What we learned from Hurricane Irma
Due to the possibility of pre-season tropical storm formation in the Gulf this year, our annual be-prepared editorial is a little ahead of the official start of hurricane season.
But what we learned from Hurricane Irma, whose projected path drifted hither and yon across the state before making landfall near Marco Island then blowing through Lee County, is that: 1) Scientific method can project, but not predict, and 2) You can’t be too prepared or prepare too soon.
Hurricane Irma ultimately resulted in the ordered evacuation of some 300,000 residents, 35,000 of whom sought refuge in one of the 14 county hurricane shelters opened to house those in need of a safe place to weather the storm.
Many homes suffered roof damage and many – unexpectedly, perhaps, as they were inland in areas such as Lehigh Acres – incurred damage from flood waters that also closed streets and roadways.
Lee County put early damage estimates at $742 million countywide with the county itself ultimately expending about $50 million – $38 million in debris removal alone. Damage and the related costs of cleanup and recovery was estimated at about $4.34 million on Sanibel, while the school district put its estimate at $25 million. Statewide, insured damage estimates topped $8.6 billion when all was said and done.
Individually, too many of our neighbors are still waiting for needed repairs to seawalls or roofs, either because they remain in the contractor queue or are still fighting FEMA or their insurance company over damage claims.
Forecasters are predicting a “slightly above average” hurricane season this year, so let us offer a third lesson learned from Hurricane Irma: It only takes one storm – and not a particularly bad one – to wreak havoc and impact our lives and pocketbooks.
As many as 14-18 named storms are predicted this year. Forecasters are predicting at least seven will become hurricanes. The nation’s average “season,” which begins June 1, sees 12 named storms and six hurricanes, three of them Category 3 or greater.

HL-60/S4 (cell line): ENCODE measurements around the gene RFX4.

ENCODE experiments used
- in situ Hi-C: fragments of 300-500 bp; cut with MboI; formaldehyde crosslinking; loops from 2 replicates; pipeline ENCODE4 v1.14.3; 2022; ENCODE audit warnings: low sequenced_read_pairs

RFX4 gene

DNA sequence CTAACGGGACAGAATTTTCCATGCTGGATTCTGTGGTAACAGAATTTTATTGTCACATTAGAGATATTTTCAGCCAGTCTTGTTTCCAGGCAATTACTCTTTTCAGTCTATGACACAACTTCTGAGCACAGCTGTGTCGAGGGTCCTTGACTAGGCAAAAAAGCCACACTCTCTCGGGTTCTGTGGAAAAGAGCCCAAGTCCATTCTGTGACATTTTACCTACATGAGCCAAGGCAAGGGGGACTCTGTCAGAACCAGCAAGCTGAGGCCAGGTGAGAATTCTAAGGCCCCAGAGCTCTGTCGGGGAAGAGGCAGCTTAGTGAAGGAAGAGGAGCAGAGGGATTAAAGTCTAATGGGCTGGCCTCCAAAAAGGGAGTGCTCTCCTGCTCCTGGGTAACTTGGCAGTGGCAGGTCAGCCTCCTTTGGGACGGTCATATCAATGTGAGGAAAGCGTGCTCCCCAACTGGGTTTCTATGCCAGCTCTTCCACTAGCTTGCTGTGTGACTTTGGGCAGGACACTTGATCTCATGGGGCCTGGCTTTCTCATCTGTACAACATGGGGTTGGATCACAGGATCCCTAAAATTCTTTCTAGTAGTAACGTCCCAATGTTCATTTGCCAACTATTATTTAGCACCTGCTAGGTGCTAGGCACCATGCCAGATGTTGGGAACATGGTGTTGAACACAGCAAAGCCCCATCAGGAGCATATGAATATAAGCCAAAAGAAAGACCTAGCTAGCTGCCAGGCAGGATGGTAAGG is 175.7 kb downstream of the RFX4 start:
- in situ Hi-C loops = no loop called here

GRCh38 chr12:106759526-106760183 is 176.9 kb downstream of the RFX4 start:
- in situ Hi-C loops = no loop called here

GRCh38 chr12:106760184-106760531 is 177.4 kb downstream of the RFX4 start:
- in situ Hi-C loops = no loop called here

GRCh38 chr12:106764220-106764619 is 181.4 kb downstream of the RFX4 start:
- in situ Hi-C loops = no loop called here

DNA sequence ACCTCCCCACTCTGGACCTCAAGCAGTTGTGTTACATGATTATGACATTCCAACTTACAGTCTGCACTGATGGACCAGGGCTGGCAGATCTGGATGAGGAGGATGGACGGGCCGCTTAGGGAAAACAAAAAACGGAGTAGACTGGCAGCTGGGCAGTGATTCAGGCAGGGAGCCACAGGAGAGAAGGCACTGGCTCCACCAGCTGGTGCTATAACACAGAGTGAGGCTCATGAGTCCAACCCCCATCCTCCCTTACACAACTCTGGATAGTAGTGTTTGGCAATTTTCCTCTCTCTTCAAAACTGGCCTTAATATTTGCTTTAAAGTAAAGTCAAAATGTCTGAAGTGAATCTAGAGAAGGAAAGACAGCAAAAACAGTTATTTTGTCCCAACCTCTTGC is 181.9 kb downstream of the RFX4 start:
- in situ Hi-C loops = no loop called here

With hurricane season only days away, officials on the national, state and local level again urge residents to be prepared, not complacent.
As always, public awareness and preparedness are the best defenses against a hurricane, they say.
What does “preparedness” mean?
Let us share the perennial tips we offer each year:
It means it’s time to gather documents, compile supplies and put together evacuation plans.
It’s time to stockpile certain goods, including water and non-perishable food and snacks to last three to seven days; a non-electric can opener, paper plates and utensils that won’t need to be washed; flashlights and other portable, self-powered light sources; batteries; medications; and ice chests.
Officials also suggest we ready portable and NOAA weather-band radios and waterproof tarps, and that we make sure we have containers of fuel for propane grills or portable generators.
Storm shutters or plywood for windows remain a good idea for battening down the hatches if and when a watch is issued.
If ordered to evacuate, we should all have important papers, Social Security cards, immunization records, cash and prescription medications at the ready along with special supplies for children, and carriers and food for any pets.
For more information on getting prepared, we invite you to visit our sister website, cape-coral-daily-breeze.com, where we have posted our annual Hurricane Guide.
It is accessible under “news” or via a “flip book” under “e-editions.” All of the information provided by Lee County Emergency Management and other sources will be available online all season. This year’s book also includes “what we learned from Hurricane Irma stories” shared by local residents and businesses.
As the season progresses, we will keep you updated in both in print and online. We also invite you to sign up for Facebook notifications, which will provide you with updates as they are received by the Breeze Newspapers newsrooms. The icon to sign up also can be found on the top right hand of our homepage – just click on the Facebook button and then select “like” to stay informed.
And may this “above average” season pass without even the threat of a repeat of last year.
– Reporter editorial